Minnesota’s Institute on the Environment
is only in its third year of operation but has already established itself as an emerging forum for population, health, and, environment issues, due in no small part to its excellent thrice-a-year publication, Momentum
. The journal is not only chock-full of high production values and impressively nuanced stories on today’s global problems, but is also, amazingly, available for free
Momentum has so far covered issues ranging from food security, gender equity, demographic change, geoengineering, climate change, life without oil, and sustainable development.
Highlights from the latest issue include: “Girl Empower,” by Emily Sohn; “Bomb Squad,” with Paul Ehrlich, Bjørn Lomborg, and Hans Rosling; and “Population Hero,” on the fiscal realities of stabilizing growth rates.
The lead story featured below, “All Consuming,” by David Biello, focuses on the debate over whether consumption or population growth poses a bigger threat to global sustainability.
Two German Shepherds kept as pets in Europe or the U.S. use more resources in a year than the average person living in Bangladesh. The world’s richest 500 million people produce half of global carbon dioxide emissions, while the poorest 3 billion emit just 7 percent. Industrial tree-cutting is now responsible for the majority of the 13 million hectares of forest lost to fire or the blade each year — surpassing the smaller-scale footprints of subsistence farmers who leave behind long, narrow swaths of cleared land, so-called “fish bones.”Continue reading on Momentum.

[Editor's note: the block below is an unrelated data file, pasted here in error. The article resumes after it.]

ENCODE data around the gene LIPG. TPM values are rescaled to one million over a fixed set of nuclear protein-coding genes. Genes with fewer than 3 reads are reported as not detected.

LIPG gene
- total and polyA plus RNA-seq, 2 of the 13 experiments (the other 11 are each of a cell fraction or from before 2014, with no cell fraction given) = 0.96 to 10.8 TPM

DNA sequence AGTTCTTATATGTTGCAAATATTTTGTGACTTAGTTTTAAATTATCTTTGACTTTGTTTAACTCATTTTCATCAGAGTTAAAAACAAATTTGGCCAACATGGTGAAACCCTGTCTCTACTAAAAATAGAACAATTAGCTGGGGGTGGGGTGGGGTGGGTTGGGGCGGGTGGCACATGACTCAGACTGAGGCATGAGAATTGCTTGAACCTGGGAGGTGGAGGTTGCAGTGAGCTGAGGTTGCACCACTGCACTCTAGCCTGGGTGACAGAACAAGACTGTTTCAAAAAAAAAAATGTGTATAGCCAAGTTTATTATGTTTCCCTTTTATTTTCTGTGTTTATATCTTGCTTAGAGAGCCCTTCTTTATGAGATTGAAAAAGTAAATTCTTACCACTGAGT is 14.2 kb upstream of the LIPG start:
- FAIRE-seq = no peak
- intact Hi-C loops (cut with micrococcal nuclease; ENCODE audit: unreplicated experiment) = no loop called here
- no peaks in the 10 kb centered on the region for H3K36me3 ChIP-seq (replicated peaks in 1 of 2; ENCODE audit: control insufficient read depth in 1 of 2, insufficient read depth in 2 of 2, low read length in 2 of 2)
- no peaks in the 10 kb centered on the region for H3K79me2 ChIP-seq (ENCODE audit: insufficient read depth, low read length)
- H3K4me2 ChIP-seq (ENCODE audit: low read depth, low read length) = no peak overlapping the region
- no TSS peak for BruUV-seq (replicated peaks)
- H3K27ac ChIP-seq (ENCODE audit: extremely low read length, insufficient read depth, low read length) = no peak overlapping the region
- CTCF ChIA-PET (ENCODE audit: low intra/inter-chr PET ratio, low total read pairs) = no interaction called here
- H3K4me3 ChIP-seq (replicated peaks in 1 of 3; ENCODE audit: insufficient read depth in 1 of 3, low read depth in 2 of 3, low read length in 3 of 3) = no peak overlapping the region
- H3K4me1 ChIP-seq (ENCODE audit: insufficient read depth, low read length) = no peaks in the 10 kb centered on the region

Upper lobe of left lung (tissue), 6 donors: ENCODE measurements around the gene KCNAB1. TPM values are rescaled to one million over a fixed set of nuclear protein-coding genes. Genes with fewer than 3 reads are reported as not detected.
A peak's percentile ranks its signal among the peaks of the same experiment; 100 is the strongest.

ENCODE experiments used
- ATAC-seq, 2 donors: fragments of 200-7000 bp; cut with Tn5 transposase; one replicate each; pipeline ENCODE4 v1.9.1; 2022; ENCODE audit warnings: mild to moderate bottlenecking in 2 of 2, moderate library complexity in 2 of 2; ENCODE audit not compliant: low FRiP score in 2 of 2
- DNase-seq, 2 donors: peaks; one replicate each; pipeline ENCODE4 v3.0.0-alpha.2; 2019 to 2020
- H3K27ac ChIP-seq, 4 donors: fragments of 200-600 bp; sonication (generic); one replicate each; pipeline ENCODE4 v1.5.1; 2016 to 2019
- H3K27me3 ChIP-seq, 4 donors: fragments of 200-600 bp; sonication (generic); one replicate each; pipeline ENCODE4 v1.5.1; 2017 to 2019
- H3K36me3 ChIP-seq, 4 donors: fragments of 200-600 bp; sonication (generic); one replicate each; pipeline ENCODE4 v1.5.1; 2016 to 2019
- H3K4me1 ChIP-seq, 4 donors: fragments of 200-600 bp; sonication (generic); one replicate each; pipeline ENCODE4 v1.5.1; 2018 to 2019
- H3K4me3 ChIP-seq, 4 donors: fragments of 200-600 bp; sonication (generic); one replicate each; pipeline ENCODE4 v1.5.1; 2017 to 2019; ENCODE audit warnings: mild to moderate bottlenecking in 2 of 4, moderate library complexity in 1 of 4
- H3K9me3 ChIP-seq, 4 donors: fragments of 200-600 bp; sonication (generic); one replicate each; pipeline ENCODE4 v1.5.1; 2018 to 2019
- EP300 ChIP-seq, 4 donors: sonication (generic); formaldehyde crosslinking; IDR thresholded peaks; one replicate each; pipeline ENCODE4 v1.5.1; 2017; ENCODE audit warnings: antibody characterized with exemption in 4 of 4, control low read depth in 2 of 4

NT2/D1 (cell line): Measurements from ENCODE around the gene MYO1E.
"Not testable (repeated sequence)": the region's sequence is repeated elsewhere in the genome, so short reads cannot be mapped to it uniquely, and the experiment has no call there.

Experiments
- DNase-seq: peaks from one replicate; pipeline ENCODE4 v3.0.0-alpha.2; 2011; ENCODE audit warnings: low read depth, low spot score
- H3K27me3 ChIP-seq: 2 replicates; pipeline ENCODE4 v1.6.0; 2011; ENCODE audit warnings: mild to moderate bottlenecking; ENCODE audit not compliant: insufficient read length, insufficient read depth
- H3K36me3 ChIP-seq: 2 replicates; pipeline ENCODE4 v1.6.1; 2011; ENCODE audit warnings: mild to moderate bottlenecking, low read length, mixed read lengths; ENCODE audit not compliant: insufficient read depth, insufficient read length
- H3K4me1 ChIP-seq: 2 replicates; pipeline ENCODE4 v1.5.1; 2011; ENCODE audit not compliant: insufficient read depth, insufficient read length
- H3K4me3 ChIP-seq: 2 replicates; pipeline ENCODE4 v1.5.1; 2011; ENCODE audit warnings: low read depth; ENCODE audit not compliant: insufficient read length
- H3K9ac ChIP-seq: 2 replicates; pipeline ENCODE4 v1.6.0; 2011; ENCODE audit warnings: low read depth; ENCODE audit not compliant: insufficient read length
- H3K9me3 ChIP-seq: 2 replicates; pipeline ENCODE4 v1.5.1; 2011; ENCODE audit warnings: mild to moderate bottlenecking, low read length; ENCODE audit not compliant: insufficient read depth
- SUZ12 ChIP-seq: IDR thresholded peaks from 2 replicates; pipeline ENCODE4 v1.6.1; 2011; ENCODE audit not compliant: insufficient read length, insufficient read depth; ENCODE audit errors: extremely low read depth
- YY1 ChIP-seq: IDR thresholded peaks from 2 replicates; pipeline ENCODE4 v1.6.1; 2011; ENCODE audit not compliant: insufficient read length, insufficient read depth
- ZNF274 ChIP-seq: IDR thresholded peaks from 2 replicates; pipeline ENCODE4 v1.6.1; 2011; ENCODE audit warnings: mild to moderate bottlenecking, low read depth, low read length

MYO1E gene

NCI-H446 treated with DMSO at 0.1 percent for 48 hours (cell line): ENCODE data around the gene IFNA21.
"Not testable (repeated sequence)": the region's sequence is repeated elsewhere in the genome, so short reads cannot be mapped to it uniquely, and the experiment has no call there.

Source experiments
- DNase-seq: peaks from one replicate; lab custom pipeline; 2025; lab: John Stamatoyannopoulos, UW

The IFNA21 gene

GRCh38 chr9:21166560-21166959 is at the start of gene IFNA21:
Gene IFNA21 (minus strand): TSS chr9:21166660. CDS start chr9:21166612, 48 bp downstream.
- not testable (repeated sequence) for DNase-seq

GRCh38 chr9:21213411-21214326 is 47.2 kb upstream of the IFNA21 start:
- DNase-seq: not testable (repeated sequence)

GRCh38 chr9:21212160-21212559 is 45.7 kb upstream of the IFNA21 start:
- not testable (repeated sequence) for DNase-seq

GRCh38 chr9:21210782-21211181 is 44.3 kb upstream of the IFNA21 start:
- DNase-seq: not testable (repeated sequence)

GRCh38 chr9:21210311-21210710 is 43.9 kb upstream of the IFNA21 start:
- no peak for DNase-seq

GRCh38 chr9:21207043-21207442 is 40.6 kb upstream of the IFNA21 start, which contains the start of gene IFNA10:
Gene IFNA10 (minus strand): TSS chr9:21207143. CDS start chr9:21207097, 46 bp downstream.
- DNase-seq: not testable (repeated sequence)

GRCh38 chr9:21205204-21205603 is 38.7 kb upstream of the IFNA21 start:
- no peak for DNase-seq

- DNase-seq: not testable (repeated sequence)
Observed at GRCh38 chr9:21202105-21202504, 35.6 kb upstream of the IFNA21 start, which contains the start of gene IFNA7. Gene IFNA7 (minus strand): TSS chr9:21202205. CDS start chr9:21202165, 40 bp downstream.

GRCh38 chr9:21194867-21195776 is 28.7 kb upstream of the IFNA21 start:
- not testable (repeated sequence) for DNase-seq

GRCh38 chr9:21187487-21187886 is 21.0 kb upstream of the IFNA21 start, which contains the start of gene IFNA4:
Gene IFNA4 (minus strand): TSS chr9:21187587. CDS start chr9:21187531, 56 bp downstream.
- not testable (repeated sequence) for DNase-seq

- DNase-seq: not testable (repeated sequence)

In fact, urban population growth and agricultural exports drive deforestation more than overall population growth, according to new research from geographer Ruth DeFries of Columbia University and her colleagues. In other words, the increasing urbanization of the developing world — as well as an ongoing increase in consumption in the developed world for products that have an impact on forests, whether furniture, shoe leather, or chicken fed on soy meal — is driving deforestation, rather than containing it as populations leave rural areas to concentrate in booming megalopolises.
So are the world’s environmental ills really a result of the burgeoning number of humans on the planet — growing by more than 150 people a minute and predicted by the United Nations to reach at least 9 billion people by 2050? Or are they more due to the fact that, while human population doubled in the past 50 years, we increased our use of resources fourfold?
Photo Credit: “All Consuming” courtesy of Momentum.